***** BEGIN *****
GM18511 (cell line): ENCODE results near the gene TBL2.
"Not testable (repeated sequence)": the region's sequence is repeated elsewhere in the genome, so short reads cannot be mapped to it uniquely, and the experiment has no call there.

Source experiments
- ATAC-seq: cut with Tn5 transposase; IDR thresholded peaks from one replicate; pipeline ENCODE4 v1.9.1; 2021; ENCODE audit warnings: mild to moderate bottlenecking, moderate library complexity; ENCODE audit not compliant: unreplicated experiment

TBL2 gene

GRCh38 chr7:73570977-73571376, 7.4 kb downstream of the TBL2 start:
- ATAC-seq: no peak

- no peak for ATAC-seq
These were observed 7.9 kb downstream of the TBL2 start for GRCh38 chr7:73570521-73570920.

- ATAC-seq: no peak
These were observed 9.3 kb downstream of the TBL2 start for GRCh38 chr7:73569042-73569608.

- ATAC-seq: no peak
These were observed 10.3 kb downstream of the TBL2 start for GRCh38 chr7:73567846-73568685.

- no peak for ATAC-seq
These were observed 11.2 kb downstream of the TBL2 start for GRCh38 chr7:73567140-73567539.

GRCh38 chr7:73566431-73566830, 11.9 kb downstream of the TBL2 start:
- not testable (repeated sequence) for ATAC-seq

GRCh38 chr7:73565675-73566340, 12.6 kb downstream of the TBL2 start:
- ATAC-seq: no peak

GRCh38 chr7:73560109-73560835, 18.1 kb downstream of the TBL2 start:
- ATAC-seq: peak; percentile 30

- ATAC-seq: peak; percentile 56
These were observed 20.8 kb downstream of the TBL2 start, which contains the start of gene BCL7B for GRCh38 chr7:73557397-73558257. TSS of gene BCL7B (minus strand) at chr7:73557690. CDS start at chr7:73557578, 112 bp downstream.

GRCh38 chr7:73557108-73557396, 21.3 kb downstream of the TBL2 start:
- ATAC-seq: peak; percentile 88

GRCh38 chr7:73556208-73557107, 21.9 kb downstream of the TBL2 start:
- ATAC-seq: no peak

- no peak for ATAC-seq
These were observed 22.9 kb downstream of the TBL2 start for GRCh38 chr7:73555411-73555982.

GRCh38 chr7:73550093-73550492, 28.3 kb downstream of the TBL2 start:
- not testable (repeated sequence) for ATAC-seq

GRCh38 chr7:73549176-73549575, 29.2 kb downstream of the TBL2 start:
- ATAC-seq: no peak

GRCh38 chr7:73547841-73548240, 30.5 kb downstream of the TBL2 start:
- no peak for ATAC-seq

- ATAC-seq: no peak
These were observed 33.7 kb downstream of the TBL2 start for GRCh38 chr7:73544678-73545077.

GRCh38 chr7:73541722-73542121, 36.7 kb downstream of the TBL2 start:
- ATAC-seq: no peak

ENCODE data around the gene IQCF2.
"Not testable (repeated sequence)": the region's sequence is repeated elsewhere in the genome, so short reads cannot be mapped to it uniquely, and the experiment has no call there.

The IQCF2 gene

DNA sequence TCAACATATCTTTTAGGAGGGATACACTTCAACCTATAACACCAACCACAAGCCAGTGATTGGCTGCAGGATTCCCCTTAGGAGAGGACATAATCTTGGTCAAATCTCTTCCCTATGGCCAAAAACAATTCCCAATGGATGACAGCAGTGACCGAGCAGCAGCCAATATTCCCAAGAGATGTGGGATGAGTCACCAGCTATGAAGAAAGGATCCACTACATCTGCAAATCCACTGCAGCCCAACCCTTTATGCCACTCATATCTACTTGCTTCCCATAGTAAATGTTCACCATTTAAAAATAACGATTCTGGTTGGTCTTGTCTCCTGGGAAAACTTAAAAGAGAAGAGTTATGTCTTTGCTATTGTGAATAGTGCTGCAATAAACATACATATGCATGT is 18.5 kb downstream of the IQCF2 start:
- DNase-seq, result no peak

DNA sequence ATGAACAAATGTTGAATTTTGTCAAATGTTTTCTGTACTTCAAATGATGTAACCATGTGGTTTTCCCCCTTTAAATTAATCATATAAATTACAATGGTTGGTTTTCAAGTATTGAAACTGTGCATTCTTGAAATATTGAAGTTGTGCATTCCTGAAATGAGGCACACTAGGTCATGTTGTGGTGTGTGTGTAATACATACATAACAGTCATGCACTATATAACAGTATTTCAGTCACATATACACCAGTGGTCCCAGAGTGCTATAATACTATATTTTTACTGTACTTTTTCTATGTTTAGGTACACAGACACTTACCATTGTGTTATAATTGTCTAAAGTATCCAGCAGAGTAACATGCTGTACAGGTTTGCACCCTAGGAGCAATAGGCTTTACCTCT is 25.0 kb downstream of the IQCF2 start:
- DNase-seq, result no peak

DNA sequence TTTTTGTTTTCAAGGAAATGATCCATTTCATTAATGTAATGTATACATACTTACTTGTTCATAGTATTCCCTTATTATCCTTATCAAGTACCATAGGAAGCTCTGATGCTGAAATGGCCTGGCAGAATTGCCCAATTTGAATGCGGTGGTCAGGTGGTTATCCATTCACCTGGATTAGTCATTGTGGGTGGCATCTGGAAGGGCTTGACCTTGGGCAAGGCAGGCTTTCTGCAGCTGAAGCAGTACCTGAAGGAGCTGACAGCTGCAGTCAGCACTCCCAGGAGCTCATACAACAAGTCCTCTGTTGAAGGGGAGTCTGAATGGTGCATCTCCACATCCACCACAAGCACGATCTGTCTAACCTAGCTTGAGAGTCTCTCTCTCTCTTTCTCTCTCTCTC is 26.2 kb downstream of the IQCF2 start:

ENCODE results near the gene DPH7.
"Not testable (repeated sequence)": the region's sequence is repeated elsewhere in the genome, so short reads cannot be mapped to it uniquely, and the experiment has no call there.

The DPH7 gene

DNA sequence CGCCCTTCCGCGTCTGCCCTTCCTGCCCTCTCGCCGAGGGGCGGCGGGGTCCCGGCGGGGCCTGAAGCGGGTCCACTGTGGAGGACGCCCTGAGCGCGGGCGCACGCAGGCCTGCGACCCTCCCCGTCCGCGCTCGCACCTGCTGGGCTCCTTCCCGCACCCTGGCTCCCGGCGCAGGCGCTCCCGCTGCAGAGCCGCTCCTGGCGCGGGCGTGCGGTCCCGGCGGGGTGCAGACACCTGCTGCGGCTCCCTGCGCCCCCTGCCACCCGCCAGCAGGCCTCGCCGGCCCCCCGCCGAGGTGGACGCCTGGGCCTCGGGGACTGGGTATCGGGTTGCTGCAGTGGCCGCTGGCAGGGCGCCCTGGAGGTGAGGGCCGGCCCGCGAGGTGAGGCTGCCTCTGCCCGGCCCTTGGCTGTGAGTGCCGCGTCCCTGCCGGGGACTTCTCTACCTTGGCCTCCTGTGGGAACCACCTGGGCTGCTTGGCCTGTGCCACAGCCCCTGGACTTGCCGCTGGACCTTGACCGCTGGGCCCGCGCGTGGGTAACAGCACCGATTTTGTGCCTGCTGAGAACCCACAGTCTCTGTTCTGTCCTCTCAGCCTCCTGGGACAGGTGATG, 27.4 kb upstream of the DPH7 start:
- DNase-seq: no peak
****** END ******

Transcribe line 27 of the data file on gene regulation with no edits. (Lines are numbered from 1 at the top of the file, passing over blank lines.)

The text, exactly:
- ATAC-seq: no peak